Venturing out into the world of the walking is a huge universal milestone for children and their families, but for Aaron it was especially sweet. The now four-year-old was born with Down syndrome, which requires rigorous work to meet developmental milestones.
“It’s something that these children have to work really hard to do,” his mother Angie Hernandez said. “Typical children get there in their own time, but they get there and it’s not so much of a struggle. But kids with special needs really have to work to get to the next step.”
They often require help from professionals to learn a variety of skills, including how to walk, talk and even swallow. Muscular weakness comes hand-in-hand with Down syndrome and it affects those born with it throughout their lives.
For Aaron, its effects became apparent within his first days of life. The newborn would spill about half of the milk fed to him because the muscles in his mouth were too weak to latch on correctly. A speech pathologist who made weekly house calls to the home, however, taught his mother how to fix the problem through oral motor exercises.
The therapist — who also stepped in when Aaron started pocketing solid food in his cheeks — was provided to the family through a state program facing major budget cuts. About a year ago Texas legislators slashed $350 million in state and federal funding for pediatric therapy services for children like Aaron. The cuts are scheduled to begin next week.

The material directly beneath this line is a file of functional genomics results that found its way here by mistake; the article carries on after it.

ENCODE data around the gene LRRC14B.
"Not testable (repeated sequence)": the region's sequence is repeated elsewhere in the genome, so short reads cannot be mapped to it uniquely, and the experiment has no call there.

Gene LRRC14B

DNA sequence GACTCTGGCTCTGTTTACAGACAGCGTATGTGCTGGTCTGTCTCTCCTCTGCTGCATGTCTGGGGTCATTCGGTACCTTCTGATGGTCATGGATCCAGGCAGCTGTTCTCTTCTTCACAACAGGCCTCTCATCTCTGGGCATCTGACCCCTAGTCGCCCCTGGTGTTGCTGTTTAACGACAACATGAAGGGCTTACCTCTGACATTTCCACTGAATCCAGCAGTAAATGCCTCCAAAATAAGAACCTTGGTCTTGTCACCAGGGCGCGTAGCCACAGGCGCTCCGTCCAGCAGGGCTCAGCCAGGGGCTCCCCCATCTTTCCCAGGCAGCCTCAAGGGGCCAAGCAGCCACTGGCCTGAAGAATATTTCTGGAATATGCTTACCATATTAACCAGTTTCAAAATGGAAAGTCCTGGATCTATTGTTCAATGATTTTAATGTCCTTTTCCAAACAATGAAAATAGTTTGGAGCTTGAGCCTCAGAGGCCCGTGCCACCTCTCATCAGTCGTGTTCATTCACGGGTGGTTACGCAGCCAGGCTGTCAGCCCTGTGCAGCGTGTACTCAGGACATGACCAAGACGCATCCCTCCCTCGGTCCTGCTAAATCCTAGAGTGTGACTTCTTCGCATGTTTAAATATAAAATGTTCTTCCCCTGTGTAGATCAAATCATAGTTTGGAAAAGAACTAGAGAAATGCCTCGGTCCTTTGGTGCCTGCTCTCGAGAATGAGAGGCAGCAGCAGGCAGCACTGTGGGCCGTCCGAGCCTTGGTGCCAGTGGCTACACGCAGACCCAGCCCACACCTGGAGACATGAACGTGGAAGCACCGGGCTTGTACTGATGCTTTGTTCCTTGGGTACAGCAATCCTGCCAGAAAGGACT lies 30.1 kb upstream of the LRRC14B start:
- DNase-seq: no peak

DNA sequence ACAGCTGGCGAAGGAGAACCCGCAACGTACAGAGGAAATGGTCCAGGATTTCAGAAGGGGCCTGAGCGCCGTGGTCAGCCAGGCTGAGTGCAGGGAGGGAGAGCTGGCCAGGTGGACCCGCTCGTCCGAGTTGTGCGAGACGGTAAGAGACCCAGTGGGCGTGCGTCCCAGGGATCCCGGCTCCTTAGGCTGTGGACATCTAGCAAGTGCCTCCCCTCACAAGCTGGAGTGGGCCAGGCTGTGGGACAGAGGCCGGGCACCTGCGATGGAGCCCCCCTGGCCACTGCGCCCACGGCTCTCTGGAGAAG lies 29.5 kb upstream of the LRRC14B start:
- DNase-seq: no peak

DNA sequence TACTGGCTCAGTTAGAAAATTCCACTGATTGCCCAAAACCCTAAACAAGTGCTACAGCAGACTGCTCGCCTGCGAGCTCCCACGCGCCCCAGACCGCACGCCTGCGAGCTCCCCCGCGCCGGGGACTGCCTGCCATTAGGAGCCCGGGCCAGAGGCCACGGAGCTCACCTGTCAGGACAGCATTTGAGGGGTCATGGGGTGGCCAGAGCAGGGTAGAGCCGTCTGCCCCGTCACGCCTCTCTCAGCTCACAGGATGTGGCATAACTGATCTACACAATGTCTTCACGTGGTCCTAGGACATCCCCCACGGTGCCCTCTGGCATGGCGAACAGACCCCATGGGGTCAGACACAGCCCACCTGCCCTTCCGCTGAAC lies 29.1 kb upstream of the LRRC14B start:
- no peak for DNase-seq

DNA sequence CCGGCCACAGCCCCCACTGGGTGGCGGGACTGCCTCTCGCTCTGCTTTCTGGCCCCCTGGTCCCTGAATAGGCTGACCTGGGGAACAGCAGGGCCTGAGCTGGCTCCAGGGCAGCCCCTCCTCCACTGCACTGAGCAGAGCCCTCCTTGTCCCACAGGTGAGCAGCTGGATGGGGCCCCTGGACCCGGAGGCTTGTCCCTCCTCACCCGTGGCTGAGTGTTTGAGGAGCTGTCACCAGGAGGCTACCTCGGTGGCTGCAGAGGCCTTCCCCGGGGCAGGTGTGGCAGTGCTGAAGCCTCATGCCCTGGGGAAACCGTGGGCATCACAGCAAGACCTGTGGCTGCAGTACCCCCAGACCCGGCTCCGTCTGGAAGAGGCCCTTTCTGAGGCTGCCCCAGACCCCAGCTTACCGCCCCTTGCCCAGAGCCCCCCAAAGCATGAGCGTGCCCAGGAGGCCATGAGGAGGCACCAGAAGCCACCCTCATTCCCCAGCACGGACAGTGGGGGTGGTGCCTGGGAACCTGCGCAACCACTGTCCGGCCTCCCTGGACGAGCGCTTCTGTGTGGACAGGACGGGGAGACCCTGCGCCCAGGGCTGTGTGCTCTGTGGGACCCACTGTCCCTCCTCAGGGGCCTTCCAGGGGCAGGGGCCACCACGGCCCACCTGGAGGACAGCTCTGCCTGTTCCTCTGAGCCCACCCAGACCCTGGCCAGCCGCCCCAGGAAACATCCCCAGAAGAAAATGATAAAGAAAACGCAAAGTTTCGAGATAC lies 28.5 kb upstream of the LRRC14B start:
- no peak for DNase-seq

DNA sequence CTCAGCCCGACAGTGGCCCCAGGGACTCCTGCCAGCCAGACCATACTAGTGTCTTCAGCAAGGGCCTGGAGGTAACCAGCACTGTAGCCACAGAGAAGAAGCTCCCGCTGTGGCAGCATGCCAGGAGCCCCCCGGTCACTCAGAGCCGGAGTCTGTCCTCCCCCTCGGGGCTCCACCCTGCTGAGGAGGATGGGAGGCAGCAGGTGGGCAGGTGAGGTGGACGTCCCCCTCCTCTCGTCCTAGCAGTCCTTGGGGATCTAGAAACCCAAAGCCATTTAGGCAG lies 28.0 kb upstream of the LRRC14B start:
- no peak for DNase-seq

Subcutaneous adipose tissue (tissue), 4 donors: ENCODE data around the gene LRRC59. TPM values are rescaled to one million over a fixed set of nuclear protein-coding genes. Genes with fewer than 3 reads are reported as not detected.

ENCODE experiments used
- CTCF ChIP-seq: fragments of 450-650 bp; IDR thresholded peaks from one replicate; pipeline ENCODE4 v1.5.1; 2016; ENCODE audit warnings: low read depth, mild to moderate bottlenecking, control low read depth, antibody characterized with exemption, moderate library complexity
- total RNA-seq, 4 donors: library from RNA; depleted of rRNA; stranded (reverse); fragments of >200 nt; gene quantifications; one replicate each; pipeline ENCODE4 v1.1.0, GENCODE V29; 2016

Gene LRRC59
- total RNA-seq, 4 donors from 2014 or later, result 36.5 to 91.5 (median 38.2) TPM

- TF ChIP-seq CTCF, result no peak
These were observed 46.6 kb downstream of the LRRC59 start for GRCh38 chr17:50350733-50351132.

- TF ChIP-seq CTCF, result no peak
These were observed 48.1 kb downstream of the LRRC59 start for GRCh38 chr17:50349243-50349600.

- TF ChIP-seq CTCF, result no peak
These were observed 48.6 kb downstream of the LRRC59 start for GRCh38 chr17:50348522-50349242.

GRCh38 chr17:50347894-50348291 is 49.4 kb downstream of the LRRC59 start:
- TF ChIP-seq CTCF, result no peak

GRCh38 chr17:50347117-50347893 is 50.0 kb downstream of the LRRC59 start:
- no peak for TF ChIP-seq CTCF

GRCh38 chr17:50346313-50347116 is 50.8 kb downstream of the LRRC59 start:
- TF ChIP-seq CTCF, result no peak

Texas lawmakers cut $150 million in state funds from the budget in 2015, and as a result lost $200 million in federal funding. The Texas Health and Human Services Commission plans to cut Medicaid payments made to home health agencies and providers of speech, occupational and physical therapy by about 20 percent, state Rep. Terry Canales said.
Canales is one of the many lawmakers and healthcare professionals worried about the impact the cuts will have on some of the state’s most vulnerable. He penned an op-ed in The Monitor last month, blasting the Republican-led legislature and calling for the Center for Medicare and Medicaid Services to review the cuts and step in to save the “vital services.”
The state lawmaker attributed the cuts to several factors, including fraud and the decrease in oil and gas prices.